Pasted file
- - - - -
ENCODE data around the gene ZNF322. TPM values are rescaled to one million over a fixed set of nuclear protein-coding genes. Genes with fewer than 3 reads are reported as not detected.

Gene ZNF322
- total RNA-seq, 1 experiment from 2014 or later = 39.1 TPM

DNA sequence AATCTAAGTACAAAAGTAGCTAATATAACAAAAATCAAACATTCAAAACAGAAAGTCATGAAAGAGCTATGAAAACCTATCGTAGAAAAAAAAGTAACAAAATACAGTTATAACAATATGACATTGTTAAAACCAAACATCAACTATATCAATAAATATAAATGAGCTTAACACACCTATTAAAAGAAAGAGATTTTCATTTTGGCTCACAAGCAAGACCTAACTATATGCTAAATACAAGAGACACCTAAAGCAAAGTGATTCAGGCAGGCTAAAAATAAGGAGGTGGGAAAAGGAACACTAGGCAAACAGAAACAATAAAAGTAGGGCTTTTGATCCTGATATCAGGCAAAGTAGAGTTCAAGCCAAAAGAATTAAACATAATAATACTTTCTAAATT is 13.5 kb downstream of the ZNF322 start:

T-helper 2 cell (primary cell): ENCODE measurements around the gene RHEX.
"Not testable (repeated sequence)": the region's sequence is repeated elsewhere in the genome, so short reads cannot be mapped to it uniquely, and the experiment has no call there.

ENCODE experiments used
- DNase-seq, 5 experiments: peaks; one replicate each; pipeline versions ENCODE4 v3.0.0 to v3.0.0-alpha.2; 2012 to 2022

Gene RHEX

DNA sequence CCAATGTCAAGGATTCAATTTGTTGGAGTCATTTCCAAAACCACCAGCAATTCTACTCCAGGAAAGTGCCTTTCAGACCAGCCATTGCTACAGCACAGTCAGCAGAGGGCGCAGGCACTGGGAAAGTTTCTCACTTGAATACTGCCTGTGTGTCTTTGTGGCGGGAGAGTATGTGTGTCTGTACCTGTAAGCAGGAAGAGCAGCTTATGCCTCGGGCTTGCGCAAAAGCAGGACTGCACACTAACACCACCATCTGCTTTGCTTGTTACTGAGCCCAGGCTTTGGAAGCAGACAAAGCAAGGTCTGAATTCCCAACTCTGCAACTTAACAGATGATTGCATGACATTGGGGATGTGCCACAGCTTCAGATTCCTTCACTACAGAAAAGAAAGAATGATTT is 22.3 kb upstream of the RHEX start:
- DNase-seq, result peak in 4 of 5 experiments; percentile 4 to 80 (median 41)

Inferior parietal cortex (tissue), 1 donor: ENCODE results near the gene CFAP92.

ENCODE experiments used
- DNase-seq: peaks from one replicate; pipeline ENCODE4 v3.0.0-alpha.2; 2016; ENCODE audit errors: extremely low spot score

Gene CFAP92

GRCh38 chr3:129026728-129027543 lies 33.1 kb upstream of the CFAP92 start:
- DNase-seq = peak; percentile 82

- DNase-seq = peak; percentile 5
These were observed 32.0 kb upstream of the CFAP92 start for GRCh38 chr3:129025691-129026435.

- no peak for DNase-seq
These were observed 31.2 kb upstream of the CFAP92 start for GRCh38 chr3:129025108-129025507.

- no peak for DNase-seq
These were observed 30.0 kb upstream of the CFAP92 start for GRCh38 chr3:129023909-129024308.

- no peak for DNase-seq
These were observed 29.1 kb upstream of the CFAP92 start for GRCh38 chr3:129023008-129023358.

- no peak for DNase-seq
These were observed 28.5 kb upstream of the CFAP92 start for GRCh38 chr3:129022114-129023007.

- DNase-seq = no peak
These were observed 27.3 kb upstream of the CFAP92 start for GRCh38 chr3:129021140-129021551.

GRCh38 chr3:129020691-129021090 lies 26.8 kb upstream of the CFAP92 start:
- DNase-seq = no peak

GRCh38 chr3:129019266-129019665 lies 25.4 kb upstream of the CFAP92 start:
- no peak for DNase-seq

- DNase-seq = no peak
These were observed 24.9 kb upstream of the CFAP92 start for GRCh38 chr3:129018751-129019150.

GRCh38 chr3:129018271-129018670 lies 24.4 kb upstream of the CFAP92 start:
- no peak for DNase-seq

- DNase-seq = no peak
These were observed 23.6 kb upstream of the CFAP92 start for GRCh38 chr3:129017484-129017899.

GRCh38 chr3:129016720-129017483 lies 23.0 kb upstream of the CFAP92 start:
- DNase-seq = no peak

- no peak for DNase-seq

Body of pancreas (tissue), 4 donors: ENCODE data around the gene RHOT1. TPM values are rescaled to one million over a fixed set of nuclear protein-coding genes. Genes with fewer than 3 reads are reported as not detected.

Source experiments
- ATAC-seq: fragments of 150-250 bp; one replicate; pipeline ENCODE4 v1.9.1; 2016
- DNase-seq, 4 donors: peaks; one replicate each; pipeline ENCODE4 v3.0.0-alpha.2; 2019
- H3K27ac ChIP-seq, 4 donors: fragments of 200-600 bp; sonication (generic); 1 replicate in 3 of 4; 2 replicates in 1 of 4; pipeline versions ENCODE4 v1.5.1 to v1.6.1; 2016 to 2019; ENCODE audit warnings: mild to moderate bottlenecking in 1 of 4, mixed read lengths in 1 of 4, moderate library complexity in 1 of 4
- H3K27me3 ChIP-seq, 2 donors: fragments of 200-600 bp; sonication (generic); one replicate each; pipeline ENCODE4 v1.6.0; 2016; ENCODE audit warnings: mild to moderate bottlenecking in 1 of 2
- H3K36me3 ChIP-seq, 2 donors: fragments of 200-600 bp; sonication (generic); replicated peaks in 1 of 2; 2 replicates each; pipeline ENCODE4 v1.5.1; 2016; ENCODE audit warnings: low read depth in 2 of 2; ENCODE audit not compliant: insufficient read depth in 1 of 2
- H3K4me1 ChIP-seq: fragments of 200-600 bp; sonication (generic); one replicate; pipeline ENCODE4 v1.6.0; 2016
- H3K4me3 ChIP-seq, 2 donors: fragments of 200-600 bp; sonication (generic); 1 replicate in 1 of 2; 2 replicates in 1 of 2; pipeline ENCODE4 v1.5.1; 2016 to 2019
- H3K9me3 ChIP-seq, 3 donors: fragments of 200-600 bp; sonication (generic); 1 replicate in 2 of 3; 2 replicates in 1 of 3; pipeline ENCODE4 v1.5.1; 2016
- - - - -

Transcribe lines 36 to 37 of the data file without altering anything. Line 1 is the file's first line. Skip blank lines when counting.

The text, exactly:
GRCh38 chr3:129018271-129018670 lies 24.4 kb upstream of the CFAP92 start:
- no peak for DNase-seq